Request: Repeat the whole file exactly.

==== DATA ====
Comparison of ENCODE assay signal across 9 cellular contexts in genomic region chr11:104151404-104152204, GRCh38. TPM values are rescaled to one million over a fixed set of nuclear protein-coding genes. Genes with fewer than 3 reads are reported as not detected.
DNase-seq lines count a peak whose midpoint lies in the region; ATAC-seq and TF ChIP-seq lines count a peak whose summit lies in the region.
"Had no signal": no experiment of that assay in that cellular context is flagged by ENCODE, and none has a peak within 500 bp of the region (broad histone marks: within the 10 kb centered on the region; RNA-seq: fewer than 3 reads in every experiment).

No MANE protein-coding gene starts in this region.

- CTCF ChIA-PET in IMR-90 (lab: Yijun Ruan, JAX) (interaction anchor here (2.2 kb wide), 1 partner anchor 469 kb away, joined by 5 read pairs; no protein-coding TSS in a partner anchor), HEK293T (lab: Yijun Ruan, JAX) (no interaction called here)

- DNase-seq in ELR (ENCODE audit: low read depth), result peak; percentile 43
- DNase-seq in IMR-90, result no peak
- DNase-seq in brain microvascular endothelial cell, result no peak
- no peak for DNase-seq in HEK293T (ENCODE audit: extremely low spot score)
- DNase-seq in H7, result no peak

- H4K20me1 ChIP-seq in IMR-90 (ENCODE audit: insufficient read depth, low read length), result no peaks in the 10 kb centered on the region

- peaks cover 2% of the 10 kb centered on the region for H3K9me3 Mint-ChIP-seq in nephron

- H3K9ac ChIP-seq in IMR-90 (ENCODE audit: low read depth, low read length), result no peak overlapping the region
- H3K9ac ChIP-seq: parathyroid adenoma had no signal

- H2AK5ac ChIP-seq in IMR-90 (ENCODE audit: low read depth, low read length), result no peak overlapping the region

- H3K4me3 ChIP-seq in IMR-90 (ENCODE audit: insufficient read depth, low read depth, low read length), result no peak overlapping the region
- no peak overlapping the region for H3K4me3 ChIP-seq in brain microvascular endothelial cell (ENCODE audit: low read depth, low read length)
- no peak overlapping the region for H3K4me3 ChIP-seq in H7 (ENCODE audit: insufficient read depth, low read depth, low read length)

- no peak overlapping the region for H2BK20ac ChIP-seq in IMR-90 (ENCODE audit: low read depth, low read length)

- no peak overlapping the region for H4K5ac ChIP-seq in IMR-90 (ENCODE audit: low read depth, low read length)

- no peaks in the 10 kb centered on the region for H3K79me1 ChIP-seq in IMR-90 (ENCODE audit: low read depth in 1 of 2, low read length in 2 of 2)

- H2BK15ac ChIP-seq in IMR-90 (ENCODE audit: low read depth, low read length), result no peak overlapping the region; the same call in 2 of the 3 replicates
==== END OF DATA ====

Comparison of ENCODE assay signal across 9 cellular contexts in genomic region chr11:104151404-104152204, GRCh38. TPM values are rescaled to one million over a fixed set of nuclear protein-coding genes. Genes with fewer than 3 reads are reported as not detected.
DNase-seq lines count a peak whose midpoint lies in the region; ATAC-seq and TF ChIP-seq lines count a peak whose summit lies in the region.
"Had no signal": no experiment of that assay in that cellular context is flagged by ENCODE, and none has a peak within 500 bp of the region (broad histone marks: within the 10 kb centered on the region; RNA-seq: fewer than 3 reads in every experiment).

No MANE protein-coding gene starts in this region.

- CTCF ChIA-PET in IMR-90 (lab: Yijun Ruan, JAX) (interaction anchor here (2.2 kb wide), 1 partner anchor 469 kb away, joined by 5 read pairs; no protein-coding TSS in a partner anchor), HEK293T (lab: Yijun Ruan, JAX) (no interaction called here)

- DNase-seq in ELR (ENCODE audit: low read depth), result peak; percentile 43
- DNase-seq in IMR-90, result no peak
- DNase-seq in brain microvascular endothelial cell, result no peak
- no peak for DNase-seq in HEK293T (ENCODE audit: extremely low spot score)
- DNase-seq in H7, result no peak

- H4K20me1 ChIP-seq in IMR-90 (ENCODE audit: insufficient read depth, low read length), result no peaks in the 10 kb centered on the region

- peaks cover 2% of the 10 kb centered on the region for H3K9me3 Mint-ChIP-seq in nephron

- H3K9ac ChIP-seq in IMR-90 (ENCODE audit: low read depth, low read length), result no peak overlapping the region
- H3K9ac ChIP-seq: parathyroid adenoma had no signal

- H2AK5ac ChIP-seq in IMR-90 (ENCODE audit: low read depth, low read length), result no peak overlapping the region

- H3K4me3 ChIP-seq in IMR-90 (ENCODE audit: insufficient read depth, low read depth, low read length), result no peak overlapping the region
- no peak overlapping the region for H3K4me3 ChIP-seq in brain microvascular endothelial cell (ENCODE audit: low read depth, low read length)
- no peak overlapping the region for H3K4me3 ChIP-seq in H7 (ENCODE audit: insufficient read depth, low read depth, low read length)

- no peak overlapping the region for H2BK20ac ChIP-seq in IMR-90 (ENCODE audit: low read depth, low read length)

- no peak overlapping the region for H4K5ac ChIP-seq in IMR-90 (ENCODE audit: low read depth, low read length)

- no peaks in the 10 kb centered on the region for H3K79me1 ChIP-seq in IMR-90 (ENCODE audit: low read depth in 1 of 2, low read length in 2 of 2)

- H2BK15ac ChIP-seq in IMR-90 (ENCODE audit: low read depth, low read length), result no peak overlapping the region; the same call in 2 of the 3 replicates